I don’t think I’ve ever agreed with anything so strongly. In spite of how much Darnielle’s rhetoric diminishes any artistic vision of Jeff and Cyrus, he reconciles his prejudices with his philosophy in one deft swoop, recognising that no matter how ridiculous, derivative, and unfeasible a person’s goals are, if they are harmless, they are in no way less important than your own, and something in his delivery makes it clear that this fundamentally humanist belief is more irrefutably true than anything else you can believe. By using the example of a product of a middle-class upbringing prone to ignorance, the experience is levelled with that of the typical Mountain Goats listener (I’m assuming?) and made to appear at once extreme and completely logical. Darnielle is aware of the experiences and shortcomings of his audience.

By the end he’s singing along with Jeff and Cyrus in complete earnest, and you can’t help but totally get behind the “hail Satan” message, no matter how vapid the sentiment would have appeared in the hands of the best ever death metal band in Denton. Why should what they believe be any less true or important than what you, with your such similar but crucially different experiences, believe?

The song affects me so much because I so often forget the truth of what I’ve just written. I’m so prone to being derisive and arrogant, and for a moment Darnielle’s song allows me to recognise my conceits, to equate myself with my fellow human, to realise in the most beautiful way how little I differ from my neighbours, and to remember the unique and precious nature of what each of us believe.

It’s sung with enough power to change the minds of parents or teachers like those who derail Jeff and Cyrus’ dreams, to remind us all of equality. And of course of how unstoppably brilliant our dreams can be.

Hail Satan.


About decemberembers

I've noticed that all of my music-obsessed friends have completely different approaches to music in the digital age, and I'm writing this blog as an attempt to raise questions about what you experience when listening to music. It's also partly a response to a majority of music journalism which, stylistically and ethically, I find problematic. I'm trying to avoid being prescriptive and will encourage open-mindedness. :)
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3 Responses to The Best Ever Death Metal Band In Denton

  1. I hadn’t heard this song before or known of it till i noticed part of the line you had statused “will in time both outpace and outlive you” which just clung to me for a moment. Then it sort of made sense why after i realised it was a Mountain Goats lyric. It’s strange how sometimes i feel like MG songs are intentionally constructed to be some sort of subliminal stimuli, albums and albums of them having a fleeting effect on memory and then resurfacing to colonise all emotional resources.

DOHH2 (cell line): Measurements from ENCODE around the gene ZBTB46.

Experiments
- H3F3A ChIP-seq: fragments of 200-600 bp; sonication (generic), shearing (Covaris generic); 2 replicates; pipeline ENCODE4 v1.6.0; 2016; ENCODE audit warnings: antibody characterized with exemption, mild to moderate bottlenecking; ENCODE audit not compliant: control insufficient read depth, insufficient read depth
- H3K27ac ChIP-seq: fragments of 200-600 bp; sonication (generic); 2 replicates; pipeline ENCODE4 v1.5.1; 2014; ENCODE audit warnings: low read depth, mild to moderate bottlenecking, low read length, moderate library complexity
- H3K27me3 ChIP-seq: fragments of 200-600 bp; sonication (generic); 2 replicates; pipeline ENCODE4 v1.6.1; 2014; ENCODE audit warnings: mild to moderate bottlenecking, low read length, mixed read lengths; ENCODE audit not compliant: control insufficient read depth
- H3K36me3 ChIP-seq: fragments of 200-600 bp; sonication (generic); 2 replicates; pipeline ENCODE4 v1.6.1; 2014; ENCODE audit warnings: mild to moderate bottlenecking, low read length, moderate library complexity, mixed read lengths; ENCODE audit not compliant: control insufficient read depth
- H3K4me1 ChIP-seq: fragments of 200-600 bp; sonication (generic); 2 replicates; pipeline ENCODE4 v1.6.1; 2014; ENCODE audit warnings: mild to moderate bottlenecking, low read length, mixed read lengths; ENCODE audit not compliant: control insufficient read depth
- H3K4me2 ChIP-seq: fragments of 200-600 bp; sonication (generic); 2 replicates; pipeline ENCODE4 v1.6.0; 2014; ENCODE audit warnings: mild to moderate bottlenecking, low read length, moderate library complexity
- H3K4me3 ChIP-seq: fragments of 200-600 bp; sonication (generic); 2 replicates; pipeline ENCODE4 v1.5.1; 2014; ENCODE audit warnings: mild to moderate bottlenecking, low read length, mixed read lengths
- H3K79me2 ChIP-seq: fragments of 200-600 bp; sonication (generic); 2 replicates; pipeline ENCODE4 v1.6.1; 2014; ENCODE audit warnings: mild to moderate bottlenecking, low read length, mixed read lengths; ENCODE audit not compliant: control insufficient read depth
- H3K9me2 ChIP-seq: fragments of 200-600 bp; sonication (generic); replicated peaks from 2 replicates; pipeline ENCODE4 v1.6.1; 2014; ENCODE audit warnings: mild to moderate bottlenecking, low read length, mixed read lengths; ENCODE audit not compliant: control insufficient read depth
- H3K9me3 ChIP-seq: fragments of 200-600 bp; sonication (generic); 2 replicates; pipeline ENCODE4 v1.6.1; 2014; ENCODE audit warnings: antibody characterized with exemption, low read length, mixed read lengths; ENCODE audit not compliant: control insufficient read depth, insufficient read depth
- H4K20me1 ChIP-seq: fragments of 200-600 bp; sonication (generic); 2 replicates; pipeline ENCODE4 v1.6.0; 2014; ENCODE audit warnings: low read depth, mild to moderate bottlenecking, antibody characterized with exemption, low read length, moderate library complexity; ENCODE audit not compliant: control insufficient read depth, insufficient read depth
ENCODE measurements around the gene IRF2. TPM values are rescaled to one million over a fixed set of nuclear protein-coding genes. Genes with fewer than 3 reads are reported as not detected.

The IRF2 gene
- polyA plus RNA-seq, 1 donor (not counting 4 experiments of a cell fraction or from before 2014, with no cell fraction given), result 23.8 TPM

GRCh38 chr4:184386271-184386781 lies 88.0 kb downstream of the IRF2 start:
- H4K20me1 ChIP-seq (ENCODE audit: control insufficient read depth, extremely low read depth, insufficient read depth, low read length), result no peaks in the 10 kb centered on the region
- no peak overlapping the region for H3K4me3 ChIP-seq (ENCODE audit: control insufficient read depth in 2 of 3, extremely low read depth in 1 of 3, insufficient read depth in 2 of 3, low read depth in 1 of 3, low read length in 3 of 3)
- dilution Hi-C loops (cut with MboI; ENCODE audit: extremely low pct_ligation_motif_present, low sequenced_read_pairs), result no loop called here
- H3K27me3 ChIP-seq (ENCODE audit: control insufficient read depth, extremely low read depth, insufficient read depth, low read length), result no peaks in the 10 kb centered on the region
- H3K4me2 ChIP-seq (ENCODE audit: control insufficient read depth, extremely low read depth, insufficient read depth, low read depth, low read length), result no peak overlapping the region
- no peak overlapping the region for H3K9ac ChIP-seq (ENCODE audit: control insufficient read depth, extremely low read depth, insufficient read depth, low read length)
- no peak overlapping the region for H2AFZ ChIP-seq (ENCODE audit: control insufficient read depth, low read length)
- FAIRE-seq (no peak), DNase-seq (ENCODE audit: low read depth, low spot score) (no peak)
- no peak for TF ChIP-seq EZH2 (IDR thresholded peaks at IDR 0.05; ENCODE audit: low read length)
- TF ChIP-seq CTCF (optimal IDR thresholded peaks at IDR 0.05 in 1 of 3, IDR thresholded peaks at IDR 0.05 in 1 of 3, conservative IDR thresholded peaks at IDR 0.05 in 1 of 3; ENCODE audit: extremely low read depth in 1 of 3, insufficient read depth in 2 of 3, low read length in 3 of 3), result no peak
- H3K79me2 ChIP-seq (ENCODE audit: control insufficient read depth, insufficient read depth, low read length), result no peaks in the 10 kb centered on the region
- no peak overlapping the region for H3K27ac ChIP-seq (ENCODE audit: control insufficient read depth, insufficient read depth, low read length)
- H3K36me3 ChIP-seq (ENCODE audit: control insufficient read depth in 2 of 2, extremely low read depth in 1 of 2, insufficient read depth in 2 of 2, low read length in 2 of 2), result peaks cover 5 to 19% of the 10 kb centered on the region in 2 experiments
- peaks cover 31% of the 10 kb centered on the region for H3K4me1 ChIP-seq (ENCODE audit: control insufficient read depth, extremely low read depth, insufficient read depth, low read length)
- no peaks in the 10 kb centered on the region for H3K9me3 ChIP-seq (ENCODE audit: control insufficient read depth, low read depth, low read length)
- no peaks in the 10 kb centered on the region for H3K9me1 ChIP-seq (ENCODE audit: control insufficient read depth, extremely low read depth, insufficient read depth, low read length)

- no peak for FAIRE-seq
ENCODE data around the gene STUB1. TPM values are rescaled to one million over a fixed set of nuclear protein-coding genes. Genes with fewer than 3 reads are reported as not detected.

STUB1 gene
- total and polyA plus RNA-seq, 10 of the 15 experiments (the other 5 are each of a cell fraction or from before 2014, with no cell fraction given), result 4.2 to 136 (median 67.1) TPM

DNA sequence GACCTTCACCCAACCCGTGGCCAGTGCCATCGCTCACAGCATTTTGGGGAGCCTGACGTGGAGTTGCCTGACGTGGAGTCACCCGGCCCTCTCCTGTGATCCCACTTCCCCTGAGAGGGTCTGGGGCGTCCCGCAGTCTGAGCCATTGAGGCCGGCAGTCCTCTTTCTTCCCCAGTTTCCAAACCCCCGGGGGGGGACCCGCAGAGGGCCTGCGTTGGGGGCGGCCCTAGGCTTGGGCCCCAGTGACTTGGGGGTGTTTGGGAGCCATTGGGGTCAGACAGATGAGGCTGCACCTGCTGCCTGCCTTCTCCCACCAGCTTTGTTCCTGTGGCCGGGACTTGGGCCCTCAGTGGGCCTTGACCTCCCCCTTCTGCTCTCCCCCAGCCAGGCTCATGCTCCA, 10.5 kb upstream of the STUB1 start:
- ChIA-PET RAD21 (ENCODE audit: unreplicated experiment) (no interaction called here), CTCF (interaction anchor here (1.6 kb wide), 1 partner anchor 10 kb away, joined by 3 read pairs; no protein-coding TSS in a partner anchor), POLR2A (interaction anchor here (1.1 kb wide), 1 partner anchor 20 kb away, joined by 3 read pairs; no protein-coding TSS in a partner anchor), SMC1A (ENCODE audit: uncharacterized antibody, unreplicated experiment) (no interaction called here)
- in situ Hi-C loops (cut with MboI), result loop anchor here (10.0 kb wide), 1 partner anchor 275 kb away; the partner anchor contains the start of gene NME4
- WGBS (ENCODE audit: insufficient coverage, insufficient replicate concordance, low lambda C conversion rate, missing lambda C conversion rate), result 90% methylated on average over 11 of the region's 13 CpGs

What i liked about that line in particular was how menacing it was, though it felt construed through the eyes of young broken dreams (in delivery it sounds like some self-righteous threat of a child which perhaps no one would take very seriously) and notions of finding puerile revenge against big ideas of a world that is against you, where no one can be considered equal or given the rights to freedom of expression and having to falter to the ignorance of others to realise what is essentially the remarkable capacity to seek out desire. I feel like by reiterating these ideas that have long past, John is sort of underlining (to himself mostly) how over time, though these dreams may have been forgotten, punished and broken, they are still remembered as “once forgotten” therefore still important, still deserving of the respect they should have been given then, and another reason to create another Darnielle-esque piece of total and utter contempt for other people that will indeed outlive them.

  2. fyeahandroidtomato says:

    Your post really affected me deeply. I love this song and I never totally understood why. Reading your analysis allowed me to conceptually understand my deep emotional response. Thank you.

  3. fyeahandroidtomato says:

    Reblogged this on fyeahandroidtomato and commented:
    Check out this post. I don’t usually do the re-blog thing but I think this is worth reading.